According to Wired, every New Year in Antarctica begins with IceStock, a six-hour outdoor concert that has been an annual cultural centerpiece since 1990. It's definitely a DIY affair, with a stage made of two flatbeds, and parachutes sometimes flying in the background to create a cool visual. IceStock features solo acoustic performances, didgeridoo players, and rousing rock bands such as Penguins in Bondage. All of the bands are "local" acts, formed by Antarctic workers who practice together in their spare time.

IceStock might be the biggest music event that happens on the frozen landmass, but as described by Wired, it's hardly the only one. At McMurdo Base, the bars often feature live music, there are acoustic nights every two weeks, and there's a special evening of women's music, as well.

You can't use the internet that much

Don't get too excited by stories of miraculous Tinder matches in the world's iciest environment because when you're in Antarctica, you're lucky if you can have a successful Facebook conversation. While there is internet service, it's not great. In an interview with ExtremeTech, South Pole communications technician Marty Keefe described Antarctic internet access as being "extremely limited." He explains that this isn't so much a problem of internet connectivity as it is the fact that internet access is primarily intended for science support, scientific channels, and important blah blah blah. Service is slow, ping times are high, and services like Steam are blocked. Even Skype use is strictly limited. So if you go down there, don't count on your Netflix subscription to occupy the boring times. If you want to watch The Walking Dead, you better bring it with you.

In Cosmopolitan, Keri Nelson relayed similar points, saying it was hard to use a smartphone down there. She pointed out that you need to schedule your internet times carefully, so you can slot in some rapid catchup time on your social networks, Gmail inbox, and so on. So yeah, while you might be able to capture a great Instagram photo down at the South Pole, it might take a long time to start raking in the likes.

There are athletic competitions

If your ambitions are athletic in nature, Antarctica probably isn't the top spot in your mind. However, if you're down with the cold, there are plenty of ways to keep in shape.

For one, there's an annual rugby match called the Ross Island Cup, according to Discover, where teams of scientists throw down, passing the ball and tackling each other at the foot of an active volcano. Evidently, New Zealand usually wins. If you're more of a runner, check out the McMurdo Marathon, an annual event where participants run 26 miles across the frigid landscape, as told by the New York Times. Runners can also participate in the Race Around the World, according to the Antarctic Sun, where participants go all the way around the geographic South Pole, thus crossing through every longitude line on the planet.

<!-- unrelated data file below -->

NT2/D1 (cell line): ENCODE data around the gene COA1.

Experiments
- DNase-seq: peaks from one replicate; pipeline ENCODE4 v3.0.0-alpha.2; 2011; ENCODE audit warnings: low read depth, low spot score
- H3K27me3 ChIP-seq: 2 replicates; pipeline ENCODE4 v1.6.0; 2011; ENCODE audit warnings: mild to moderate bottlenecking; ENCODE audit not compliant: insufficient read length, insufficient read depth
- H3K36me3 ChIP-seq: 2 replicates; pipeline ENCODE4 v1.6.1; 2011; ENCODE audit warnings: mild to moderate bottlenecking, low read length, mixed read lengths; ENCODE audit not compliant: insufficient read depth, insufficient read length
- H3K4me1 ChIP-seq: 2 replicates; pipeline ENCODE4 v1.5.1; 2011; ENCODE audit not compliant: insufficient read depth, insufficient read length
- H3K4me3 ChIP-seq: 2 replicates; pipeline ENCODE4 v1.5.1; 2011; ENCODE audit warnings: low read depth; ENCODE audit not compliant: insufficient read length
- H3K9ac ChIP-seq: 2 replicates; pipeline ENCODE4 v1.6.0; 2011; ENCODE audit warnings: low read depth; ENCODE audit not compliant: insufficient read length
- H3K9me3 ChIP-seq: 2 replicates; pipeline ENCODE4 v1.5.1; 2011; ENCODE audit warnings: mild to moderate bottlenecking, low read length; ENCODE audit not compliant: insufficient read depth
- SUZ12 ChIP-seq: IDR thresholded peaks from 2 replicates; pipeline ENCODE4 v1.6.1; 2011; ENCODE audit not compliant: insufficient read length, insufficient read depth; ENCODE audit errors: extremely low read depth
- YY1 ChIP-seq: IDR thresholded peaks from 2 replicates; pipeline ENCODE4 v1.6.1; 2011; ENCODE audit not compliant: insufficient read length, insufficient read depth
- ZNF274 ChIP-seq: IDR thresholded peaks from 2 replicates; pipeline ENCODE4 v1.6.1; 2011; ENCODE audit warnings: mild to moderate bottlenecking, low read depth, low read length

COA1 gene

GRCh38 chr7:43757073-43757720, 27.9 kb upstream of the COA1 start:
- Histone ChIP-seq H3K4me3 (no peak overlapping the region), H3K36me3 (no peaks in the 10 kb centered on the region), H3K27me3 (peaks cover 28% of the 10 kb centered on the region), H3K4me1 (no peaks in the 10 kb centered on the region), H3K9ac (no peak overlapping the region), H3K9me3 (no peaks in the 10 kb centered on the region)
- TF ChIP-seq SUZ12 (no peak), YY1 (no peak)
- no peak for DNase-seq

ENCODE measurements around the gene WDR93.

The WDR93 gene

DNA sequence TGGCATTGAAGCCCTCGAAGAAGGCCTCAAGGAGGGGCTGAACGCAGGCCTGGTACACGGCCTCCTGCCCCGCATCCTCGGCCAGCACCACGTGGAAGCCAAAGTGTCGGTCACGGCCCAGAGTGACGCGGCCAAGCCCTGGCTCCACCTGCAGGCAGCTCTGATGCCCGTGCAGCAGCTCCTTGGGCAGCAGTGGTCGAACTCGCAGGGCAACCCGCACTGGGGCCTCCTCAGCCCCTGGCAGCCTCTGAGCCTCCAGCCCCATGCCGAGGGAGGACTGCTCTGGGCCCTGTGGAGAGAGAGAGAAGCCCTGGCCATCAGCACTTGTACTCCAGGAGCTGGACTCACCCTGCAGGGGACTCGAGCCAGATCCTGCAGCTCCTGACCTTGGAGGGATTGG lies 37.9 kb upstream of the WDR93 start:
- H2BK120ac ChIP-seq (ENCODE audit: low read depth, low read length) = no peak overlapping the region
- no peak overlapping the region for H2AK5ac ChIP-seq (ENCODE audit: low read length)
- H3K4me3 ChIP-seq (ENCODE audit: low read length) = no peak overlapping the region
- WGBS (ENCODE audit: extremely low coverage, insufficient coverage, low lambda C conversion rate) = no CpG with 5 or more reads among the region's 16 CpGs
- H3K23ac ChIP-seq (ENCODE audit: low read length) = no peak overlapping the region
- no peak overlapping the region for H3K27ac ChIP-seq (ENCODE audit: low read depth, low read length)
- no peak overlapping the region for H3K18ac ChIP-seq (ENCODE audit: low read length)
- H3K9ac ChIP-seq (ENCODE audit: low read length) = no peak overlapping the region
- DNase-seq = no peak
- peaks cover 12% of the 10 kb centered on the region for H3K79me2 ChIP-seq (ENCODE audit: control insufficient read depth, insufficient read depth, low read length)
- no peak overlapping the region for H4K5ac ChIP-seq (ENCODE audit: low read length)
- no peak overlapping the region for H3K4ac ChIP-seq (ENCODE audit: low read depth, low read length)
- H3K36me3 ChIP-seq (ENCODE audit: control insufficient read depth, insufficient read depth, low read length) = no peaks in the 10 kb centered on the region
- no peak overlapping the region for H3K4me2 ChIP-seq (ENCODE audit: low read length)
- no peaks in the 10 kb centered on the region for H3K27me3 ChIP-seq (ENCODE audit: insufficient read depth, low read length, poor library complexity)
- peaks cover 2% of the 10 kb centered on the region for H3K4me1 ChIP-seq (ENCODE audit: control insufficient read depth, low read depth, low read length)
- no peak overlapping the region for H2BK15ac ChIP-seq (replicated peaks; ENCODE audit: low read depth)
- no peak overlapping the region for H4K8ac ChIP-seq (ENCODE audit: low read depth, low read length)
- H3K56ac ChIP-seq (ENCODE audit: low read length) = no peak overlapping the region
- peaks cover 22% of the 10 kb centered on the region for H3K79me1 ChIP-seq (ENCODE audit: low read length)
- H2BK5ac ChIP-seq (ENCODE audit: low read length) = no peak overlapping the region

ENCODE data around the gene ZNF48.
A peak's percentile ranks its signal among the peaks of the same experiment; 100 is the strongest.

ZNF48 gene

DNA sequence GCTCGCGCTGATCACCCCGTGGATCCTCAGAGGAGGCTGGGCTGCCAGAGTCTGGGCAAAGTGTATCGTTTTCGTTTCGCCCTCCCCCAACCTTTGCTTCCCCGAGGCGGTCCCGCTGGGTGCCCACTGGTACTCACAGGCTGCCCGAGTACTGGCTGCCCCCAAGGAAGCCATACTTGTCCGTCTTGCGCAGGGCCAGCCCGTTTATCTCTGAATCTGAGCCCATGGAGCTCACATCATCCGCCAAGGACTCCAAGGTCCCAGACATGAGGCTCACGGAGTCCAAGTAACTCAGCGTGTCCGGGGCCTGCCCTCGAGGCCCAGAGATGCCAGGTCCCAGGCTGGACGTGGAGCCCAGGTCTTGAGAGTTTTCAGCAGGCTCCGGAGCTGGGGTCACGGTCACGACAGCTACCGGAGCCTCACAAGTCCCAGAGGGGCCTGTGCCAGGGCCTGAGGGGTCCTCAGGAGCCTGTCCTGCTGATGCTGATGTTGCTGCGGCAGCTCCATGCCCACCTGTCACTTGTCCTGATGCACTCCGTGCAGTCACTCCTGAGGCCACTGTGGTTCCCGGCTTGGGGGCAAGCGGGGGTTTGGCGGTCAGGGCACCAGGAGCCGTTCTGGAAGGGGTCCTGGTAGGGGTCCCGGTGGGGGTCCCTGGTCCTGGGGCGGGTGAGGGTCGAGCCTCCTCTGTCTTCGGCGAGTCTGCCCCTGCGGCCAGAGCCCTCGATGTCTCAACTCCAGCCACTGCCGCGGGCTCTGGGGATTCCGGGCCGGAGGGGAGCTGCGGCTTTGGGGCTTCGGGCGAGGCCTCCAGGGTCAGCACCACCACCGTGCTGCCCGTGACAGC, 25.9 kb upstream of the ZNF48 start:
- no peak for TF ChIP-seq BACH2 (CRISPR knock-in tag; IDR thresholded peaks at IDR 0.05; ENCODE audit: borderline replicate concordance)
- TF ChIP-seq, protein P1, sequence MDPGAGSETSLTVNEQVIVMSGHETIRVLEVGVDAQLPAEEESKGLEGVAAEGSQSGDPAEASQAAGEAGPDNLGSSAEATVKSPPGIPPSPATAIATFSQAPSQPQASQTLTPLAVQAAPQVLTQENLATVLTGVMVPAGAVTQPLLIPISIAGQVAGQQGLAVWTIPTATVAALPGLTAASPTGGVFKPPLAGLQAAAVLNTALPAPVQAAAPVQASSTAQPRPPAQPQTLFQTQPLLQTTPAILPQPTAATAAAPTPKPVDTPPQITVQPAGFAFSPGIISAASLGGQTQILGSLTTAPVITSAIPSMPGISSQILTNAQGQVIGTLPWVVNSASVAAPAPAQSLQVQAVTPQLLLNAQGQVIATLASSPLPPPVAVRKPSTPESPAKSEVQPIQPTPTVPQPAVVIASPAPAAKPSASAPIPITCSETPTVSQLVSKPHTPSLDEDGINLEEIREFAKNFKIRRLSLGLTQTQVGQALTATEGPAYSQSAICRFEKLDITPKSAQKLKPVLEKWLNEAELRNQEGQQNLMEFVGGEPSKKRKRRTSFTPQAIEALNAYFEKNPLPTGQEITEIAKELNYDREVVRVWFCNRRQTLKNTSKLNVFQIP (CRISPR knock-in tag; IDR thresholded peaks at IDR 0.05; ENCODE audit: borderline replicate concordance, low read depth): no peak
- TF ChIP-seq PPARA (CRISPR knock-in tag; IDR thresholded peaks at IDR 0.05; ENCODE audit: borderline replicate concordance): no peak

The most extreme sports achievement of all might belong to those who've participated in the so-called "300 Club," a streaking competition described by The Atlantic. To join the vaunted ranks of the 300 Club, one must successfully handle a 300-degree (Fahrenheit) temperature switch, totally naked. "Participants" start in a 200-degree sauna, and then, wearing nothing but shoes, run out into -100 degree weather outside, race around the Ceremonial South Pole, and then make it back to safety. Yes, it's as dangerous as it sounds. The tradition's origins date back to 1959, so Antarcticans have been getting naked for a long time.

Tourist numbers are increasing

Tourism to Antarctica has been increasing in leaps and bounds over the last few decades. According to USA Today, tourists back in the 1980s were scared of getting their feet cold, and back then the continent saw fewer than 2,000 visitors a year. However, this number skyrocketed to 46,000 visitors a year in the 2007-08 seasons, and according to CNN, the 2015-16 season saw about 38,500 tourists coming in. 

Is that good news? Not necessarily, according to environmental scientists interviewed by CNN. The problem is that due to climate change, Antarctica is the most rapidly warming part of the globe, and if the number of giant ships coming in and burning huge amounts of fossil fuels increases too much, that won't be a good thing for either the wildlife or the planet as a whole. People who come to Antarctica want to observe the pristine nature there, but humanity's carbon footprint is dangerous to the fragile ecosystem. This is what nature documentaries are for.

In addition, potential travelers should be aware that a vacation to Antarctica is a lot more dangerous than most trips would be. As described by USA Today, a 1979 aircraft once flew into whiteout conditions, smashed into a mountain, and killed all 257 passengers. People who have attempted to skydive in Antarctica have died from a lack of oxygen. Everyone must make their own decisions, though. Potential Antarctic explorers: know the risks, then live your life.